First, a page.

My first long walk, from the Tees valley to the Kirkstone Pass road in spring 1972, ended with a traverse of the Far Eastern fells, from Haweswater to Hartsop.

I remember coming over Harter Fell (2552ft) before the highest of the group, High Street (2717ft), and finally Thornthwaite Crag (2572ft), with its great cairn. Finally I dropped into Threshwaite Mouth, which seemed to me impossibly steep – I inched down on my bottom – before following Pasture Brook to the finish.

Here I hitched a lift to Glenridding with two old guys (as I then thought them), and wondered if one of them was – whisper it – Wainwright himself.

Ill Bell ridge

The Ill Bell ridge of the Kentmere Horseshoe

Forty years is a long wait to return to these hills; in fact, it was 44. In August 2016 I had a few days based in the camp site below Place Fell, and as well as the two routes in the Eastern Fells above, used it as an opportunity for the first two routes below.

That was it till March 2023, when I came back for a walk round the easternmost four Hewitts of the group, of which Branstree is the highest; then in May 2023 I completed the group with an extended Kentmere horseshoe.

Wednesday 24 August 2016. Caudale Moor, four miles.

A simple little jaunt. I parked at the top of Kirkstone Pass to give myself a 1500ft starter for the climb to the top of Caudale Moor (2502ft). There’s a little bit of crag near the start (Raven’s Edge) but otherwise it’s just a case of follow the wall. The top of the moor is flat, so the main challenge is finding the summit cairn, set back a little, which on a beautiful evening was all part of the fun. Same way back, which gives a chance to have a better look at the view behind me on the way up.

The ascent to Caudle Moor

The ascent to Caudle Moor

Saturday 27 August 2016. High Raise circuit, 11 miles.

It would be wrong to stay at the Side Farm camp site and not climb the fell immediately above, Place Fell. Originally I thought of doing it as a one-off, much as I had Caudale Moor, but one of the prime reasons for being where I was was in order to walk the fells north of High Street, and the idea of a horseshoe walk took shape. Even better, it finished with a boat ride back!

To be a proper circuit, I didn’t want to take Place Fell (2156ft) by the Boardale Hause route, for that would have meant retracing my steps. Though the fell’s western edge is guarded by crags, there is a weakness, taken by an old path that heads north-east towards the fell’s northern ridge. There’s a cracking view of the Helvellyn range across Ullswater, if you need to pause for breath.

But eventually the gradient eases and it’s easy to turn south towards the summit of Place Fell.

The Helvellyn range across Ullswater

The Helvellyn range across Ullswater

Approaching the summit of Place Fell

Approaching the summit of Place Fell

From here it’s a simple matter to descend by to the hause and continue on a good path which eventually twists round the beautiful Angle Tarn before heading to High Street.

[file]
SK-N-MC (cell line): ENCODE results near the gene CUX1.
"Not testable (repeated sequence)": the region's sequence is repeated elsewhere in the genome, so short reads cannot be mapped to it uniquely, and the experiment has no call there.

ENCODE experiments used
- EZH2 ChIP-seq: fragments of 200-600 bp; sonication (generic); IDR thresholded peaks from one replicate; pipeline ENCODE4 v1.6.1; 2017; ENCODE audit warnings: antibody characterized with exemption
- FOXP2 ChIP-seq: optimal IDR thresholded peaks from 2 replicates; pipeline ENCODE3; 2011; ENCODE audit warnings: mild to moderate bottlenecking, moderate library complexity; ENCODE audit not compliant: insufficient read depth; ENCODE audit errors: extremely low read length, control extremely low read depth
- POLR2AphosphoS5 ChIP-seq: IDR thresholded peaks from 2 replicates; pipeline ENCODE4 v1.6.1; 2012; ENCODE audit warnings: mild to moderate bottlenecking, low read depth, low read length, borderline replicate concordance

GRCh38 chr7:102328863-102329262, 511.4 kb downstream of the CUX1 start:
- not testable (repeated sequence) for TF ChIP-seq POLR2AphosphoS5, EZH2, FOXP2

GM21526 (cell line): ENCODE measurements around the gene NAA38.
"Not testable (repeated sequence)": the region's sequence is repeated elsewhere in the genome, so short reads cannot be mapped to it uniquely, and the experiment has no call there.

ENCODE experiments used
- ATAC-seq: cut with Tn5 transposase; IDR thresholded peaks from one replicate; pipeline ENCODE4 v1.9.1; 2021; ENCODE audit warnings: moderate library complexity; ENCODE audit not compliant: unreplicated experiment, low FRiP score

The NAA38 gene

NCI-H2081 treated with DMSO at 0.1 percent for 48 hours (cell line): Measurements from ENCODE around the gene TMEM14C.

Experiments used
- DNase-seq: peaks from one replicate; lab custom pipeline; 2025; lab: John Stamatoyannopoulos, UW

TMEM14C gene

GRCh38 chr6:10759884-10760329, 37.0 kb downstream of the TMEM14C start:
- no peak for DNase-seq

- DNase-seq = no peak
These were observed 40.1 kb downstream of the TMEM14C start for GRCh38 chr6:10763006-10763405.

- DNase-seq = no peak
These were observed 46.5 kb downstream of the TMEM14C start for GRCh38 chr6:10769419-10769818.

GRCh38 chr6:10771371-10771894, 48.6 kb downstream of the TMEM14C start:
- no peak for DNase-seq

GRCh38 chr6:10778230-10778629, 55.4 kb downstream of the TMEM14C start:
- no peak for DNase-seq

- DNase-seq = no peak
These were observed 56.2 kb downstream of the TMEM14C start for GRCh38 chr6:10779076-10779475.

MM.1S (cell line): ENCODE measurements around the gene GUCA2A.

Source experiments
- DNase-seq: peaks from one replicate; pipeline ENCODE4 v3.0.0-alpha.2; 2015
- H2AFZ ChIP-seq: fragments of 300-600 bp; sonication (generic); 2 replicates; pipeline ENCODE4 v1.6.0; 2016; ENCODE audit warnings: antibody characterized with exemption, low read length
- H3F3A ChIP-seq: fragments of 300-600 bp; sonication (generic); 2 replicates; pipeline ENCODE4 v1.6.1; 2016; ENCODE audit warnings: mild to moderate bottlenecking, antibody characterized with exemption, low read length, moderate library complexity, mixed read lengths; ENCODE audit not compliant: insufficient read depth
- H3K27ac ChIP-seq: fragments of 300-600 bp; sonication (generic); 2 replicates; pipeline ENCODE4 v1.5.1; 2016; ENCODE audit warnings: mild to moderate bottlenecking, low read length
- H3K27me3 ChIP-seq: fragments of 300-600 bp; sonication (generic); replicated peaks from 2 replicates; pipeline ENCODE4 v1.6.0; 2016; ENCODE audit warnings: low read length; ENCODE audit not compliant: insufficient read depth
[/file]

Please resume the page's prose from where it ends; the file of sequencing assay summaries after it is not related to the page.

I had other hills in mind however, and after rounding Satura Crag guessed that a thin path heading east would lead me onto the shoulder of Rest Dodd (2278ft), which it did.

Angle Tarn

Angle Tarn

Great Gable from Rest Dodd

Great Gable from Rest Dodd, across Deepdale Hause

From then it was a simple matter of keeping roughly south-east, nearly rejoining the High Street path, before the easy rise to Rampsgill Head (2581ft). Glancing ahead, the cairn on Kidsty Pike, just a few hundred yards away, was positively thronged. Maybe I should have made the effort but didn’t, continuing on the easy mile to High Raise (2634ft).

High Raise is the dominating fell of this little group, by virtue of its rocky top just about distinctive enough to be thought of as more than a satellite of High Street.

Approaching High Raise

Approaching High Raise

High Raise summit

High Raise summit

There is a subsidiary top, Wether Hill (2211ft), like Kidsty Pike a Wainwright but not a Hewitt, but unlike the Pike my route ran directly across it, following the old Roman road that traversed this hills. Over to my left, the Northern Fells looked inviting in the sun.

The Northern fells from Wether Hill

Just to show that the Romans could do crooked, the Roman road contoured round Loadpot Hill (2201ft), but I did not, for it was the last of the day’s five Hewitts. It’s an interesting place, with the relic of a shooting lodge just before the top, even if one of the flattest summits in Lakeland.

All that remained now was to descend to Ullswater. The top may be flat but its flank heading down to Howtown was not. I knew there was a path that headed down through the bracken, but how to find it? I had my 60-year old Wainwright guide with me, and really should have opened it, for it would have shown that the simple way was to join up with the former Roman road just below the summit and continue past some tarns above Brock Crag, the sketchy path soon becoming clear as it steepened.

Instead I continued north until I knew I was just above a beck that dropped to Howtown, then turned west. That’s not bad practice in itself; I didn’t want to get caught on the wrong (south) side of the beck. It wasn’t long before I could see the good path below me, and I was soon at valley level in the Howtown Hotel with enough time to sit on the grass in the sunshine and enjoy a pint. I would have enjoyed it even more if the pub were not almost the only one in Lakeland not to serve real ale. Still, the steamer jetty was not far away, and a boat trip is a very nice way to end a day.

Descending to Ullswater

Descending to Ullswater

At Howtown Pier

Monday 27 March 2023. The far far eastern Hewitts, 9½ miles.